Philosophically, Weinstein was attracted to what he called a psychical or spiritual monism, which he believed to be comparable to the pantheism of Spinoza, and wherein the essence of all phenomena could be found entirely in the mind. Though he could see no way around the eventual heat death of the Universe, Weinstein suggested that there existed a fundamental 'psychical energy,' of which a maximum-entropy world would ultimately consist. Weinstein wrote:
|“||That would correspond to the Indians' thoughts of Brahma and Buddha's nirvana. Would we call such an end in an absolutely spiritual being death? Certainly not death, but probably a dreamless sleep from which there is no awakening.||”|
From this premise Weinstein reasoned that the world must have both a beginning and an end, and that a supernatural force must have initiated it, and so could bring about its end as well:
|“||The world cannot emerge by itself from the entropic death. If the world, understood as matter, substance or energy, is finite, the entropic death must occur within a finite time. But then the world, and its processes in particular, must also have begun a finite time ago. This cannot have happened by itself, ... [and] a supernatural cause must consequently have been active. If one is forced to admit such a cause in the beginning, one can also let it govern the end, so that a beginning follows the end, and so on in all eternity.||”|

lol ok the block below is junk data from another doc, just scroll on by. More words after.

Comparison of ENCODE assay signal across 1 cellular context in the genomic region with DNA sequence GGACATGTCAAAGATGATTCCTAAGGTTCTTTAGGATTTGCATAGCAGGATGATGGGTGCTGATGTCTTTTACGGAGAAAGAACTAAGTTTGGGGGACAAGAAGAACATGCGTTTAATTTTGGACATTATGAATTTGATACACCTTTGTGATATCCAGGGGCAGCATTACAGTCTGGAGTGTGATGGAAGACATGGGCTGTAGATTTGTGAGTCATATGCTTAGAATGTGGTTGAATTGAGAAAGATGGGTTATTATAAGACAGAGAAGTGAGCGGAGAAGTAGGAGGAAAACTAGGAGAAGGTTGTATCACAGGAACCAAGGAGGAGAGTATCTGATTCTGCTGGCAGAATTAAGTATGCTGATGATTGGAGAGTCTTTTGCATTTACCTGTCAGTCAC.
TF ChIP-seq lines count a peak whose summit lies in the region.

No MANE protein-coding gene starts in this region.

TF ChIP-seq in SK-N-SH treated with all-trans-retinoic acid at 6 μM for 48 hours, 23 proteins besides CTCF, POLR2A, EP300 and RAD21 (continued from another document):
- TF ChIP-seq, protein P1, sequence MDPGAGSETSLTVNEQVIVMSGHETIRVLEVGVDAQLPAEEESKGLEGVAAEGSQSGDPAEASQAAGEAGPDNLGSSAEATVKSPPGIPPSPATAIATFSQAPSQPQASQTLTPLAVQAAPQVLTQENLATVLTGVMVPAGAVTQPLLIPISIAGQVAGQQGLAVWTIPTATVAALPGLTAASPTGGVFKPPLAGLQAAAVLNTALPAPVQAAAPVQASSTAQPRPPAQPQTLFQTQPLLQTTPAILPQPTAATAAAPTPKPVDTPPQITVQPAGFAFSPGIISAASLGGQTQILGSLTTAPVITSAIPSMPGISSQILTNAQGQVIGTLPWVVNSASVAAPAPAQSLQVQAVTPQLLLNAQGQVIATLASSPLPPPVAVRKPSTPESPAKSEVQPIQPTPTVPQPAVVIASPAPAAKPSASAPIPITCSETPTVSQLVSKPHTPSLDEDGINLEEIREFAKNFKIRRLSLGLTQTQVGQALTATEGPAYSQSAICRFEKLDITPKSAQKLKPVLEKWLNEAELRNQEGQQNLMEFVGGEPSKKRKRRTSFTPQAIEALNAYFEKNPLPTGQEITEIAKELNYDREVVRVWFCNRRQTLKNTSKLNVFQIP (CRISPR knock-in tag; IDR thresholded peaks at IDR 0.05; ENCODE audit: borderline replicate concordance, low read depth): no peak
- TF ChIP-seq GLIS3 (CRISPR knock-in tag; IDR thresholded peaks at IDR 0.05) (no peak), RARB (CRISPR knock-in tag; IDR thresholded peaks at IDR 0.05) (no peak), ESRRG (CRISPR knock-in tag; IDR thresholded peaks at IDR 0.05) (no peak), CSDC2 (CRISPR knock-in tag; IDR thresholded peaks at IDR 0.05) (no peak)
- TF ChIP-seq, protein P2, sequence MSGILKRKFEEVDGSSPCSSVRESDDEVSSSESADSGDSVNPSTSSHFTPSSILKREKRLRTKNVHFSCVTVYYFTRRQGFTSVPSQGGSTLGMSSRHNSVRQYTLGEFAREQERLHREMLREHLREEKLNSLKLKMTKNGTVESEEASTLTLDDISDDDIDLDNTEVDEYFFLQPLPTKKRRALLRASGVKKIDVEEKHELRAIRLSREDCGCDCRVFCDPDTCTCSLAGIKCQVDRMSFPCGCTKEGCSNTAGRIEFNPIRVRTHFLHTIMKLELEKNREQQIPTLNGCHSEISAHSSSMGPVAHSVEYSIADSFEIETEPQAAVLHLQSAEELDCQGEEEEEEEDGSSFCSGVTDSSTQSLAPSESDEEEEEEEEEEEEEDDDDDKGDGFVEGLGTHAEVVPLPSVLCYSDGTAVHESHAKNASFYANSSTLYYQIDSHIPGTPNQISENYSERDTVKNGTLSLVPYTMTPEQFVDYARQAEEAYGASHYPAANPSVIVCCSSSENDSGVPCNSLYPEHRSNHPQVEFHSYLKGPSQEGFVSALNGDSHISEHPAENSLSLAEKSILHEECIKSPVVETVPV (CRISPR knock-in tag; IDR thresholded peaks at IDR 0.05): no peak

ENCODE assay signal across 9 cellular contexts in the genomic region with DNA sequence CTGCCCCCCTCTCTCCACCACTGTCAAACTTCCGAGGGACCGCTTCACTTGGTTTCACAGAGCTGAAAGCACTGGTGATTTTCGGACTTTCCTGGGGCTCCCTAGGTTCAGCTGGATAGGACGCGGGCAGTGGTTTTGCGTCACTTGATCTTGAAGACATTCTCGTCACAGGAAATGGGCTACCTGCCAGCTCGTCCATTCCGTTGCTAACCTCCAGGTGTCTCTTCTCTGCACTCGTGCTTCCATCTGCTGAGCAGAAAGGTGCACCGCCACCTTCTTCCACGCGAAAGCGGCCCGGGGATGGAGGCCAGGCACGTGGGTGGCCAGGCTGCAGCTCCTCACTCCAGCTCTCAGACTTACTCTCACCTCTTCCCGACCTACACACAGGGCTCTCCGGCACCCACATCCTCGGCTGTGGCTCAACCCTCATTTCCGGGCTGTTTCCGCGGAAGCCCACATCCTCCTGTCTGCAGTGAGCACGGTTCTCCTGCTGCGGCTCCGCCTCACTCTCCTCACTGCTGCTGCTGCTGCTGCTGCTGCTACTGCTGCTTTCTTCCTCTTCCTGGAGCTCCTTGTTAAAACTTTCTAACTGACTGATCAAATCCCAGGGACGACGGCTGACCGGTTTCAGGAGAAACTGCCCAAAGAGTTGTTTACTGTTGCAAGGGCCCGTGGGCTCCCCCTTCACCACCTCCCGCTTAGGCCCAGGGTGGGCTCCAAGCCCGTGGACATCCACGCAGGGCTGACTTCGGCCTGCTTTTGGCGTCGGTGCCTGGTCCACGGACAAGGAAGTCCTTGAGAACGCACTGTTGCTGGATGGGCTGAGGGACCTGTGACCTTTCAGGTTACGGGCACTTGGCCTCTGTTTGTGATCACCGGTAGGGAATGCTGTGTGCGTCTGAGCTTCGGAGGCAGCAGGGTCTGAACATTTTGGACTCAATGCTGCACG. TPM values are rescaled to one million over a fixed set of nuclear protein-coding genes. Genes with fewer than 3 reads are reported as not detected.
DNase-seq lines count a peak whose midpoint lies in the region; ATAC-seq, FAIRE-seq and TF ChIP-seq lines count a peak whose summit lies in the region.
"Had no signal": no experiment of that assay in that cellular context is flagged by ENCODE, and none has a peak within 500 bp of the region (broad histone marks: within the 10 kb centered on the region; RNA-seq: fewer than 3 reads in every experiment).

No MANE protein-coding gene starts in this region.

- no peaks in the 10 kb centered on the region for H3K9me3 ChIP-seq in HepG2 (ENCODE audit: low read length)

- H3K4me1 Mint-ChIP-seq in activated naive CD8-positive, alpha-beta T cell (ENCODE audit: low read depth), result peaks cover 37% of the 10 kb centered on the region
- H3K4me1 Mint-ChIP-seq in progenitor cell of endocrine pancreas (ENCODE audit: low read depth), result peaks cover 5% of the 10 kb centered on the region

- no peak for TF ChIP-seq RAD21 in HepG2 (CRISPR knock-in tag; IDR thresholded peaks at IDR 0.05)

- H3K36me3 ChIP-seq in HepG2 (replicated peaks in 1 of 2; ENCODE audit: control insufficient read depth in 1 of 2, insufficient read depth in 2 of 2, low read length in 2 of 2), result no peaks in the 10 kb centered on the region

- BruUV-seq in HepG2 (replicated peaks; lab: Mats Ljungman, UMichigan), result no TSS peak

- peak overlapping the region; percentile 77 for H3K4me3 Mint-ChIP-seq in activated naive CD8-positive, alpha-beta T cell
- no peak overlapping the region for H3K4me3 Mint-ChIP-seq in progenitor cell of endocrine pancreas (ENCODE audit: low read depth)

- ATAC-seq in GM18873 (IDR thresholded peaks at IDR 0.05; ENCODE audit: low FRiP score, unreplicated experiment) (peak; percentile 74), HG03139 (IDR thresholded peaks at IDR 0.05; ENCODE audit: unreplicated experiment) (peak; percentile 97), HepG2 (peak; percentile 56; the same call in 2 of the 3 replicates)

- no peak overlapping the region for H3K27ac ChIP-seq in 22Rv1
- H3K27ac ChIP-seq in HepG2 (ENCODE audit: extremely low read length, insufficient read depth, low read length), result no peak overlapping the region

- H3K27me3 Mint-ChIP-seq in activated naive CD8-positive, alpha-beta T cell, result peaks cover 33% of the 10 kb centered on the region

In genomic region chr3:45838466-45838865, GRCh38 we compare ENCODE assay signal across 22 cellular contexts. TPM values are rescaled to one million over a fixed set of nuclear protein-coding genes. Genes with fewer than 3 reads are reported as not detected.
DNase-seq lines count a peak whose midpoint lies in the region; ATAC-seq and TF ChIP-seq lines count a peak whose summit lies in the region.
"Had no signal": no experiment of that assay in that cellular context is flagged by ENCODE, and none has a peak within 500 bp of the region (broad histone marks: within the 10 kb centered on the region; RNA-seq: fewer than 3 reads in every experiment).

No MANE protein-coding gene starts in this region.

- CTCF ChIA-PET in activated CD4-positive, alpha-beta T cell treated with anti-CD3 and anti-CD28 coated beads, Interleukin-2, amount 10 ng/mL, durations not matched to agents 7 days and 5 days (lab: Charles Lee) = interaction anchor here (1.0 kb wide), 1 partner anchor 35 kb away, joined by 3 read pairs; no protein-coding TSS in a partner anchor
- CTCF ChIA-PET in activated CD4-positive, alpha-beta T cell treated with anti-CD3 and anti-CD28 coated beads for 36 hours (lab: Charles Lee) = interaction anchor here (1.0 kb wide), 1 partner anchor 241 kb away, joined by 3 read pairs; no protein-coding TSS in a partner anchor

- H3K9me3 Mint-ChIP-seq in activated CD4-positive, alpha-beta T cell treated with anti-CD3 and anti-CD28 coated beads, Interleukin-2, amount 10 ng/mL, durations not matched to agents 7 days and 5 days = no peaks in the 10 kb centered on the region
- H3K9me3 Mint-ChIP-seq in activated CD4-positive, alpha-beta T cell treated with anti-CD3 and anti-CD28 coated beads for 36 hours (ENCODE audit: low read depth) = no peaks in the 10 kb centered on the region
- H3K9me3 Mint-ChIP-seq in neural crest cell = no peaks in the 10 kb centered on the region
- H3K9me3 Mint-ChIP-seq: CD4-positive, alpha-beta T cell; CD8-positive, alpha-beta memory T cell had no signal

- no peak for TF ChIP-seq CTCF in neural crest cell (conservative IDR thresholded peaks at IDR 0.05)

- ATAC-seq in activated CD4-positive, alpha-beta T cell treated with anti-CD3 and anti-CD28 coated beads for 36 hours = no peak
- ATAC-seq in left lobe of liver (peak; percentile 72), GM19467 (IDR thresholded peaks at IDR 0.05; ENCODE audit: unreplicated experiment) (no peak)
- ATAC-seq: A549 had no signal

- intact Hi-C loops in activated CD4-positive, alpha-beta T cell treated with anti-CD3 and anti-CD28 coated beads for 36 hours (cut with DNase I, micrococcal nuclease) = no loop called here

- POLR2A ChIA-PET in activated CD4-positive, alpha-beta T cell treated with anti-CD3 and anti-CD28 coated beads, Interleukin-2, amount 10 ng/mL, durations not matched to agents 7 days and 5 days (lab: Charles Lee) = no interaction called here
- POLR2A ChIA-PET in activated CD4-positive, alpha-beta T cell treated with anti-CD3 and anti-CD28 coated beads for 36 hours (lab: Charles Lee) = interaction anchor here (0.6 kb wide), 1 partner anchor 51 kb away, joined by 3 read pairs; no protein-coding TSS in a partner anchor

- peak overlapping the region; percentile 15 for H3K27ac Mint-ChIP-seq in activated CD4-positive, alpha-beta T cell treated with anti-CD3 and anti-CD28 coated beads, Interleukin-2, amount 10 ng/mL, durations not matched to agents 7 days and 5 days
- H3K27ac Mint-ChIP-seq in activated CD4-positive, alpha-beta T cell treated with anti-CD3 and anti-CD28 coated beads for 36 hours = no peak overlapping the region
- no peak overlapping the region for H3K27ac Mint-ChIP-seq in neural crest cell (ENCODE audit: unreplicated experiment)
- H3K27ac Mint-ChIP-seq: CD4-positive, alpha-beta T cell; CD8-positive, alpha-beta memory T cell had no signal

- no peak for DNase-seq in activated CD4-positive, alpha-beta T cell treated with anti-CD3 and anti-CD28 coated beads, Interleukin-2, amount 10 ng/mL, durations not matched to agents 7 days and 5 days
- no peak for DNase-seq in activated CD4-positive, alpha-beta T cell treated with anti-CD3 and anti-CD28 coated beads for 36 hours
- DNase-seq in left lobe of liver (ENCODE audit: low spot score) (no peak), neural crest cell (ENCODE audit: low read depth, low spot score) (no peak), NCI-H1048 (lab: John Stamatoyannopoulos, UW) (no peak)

Though he rejected theistic formulations regarding such things, Weinstein found the origin of the Universe to be so problematic that he wrote: "As far as I can see, only Spinozist pantheism, among all philosophies, can lead to a satisfactory solution."
- Handbuch der physikalischen Maassbestimmungen. Zweiter Band. Einheiten und Dimensionen, Messungen für Längen, Massen, Volumina und Dichtigkeiten, Julius Springer, Berlin 1888
- Die philosophischen Grundlagen der Wissenschaften. Vorlesungen gehalten an der Universität Berlin …, B. G. Teubner, Leipzig und Berlin 1906
- Welt- und Lebensanschauungen hervorgegangen aus Religion, Philosophie und Naturerkenntnis, Johann Ambrosius Barth, Leipzig 1910
- Die Physik der bewegten Materie und die Relativitätstheorie, Barth, Leipzig 1913
- Kräfte und Spannungen. Das Gravitations- und Strahlenfeld, Friedr. Vieweg & Sohn, Braunschweig 1914
- Berlin im Jahr 1852 (Berlin in 1852): "Max Bernhard Weinstein wird in Kowno (Kaunas/Litauen) geboren. Weinstein war seit 1886 Privatdozent für Physik und Geographie an der Berliner Universität." Translation: "Max Bernard Weinstein was born in Kovno (Kaunas / Lithuania). Weinstein was since 1886 a lecturer in physics and geography at the University of Berlin."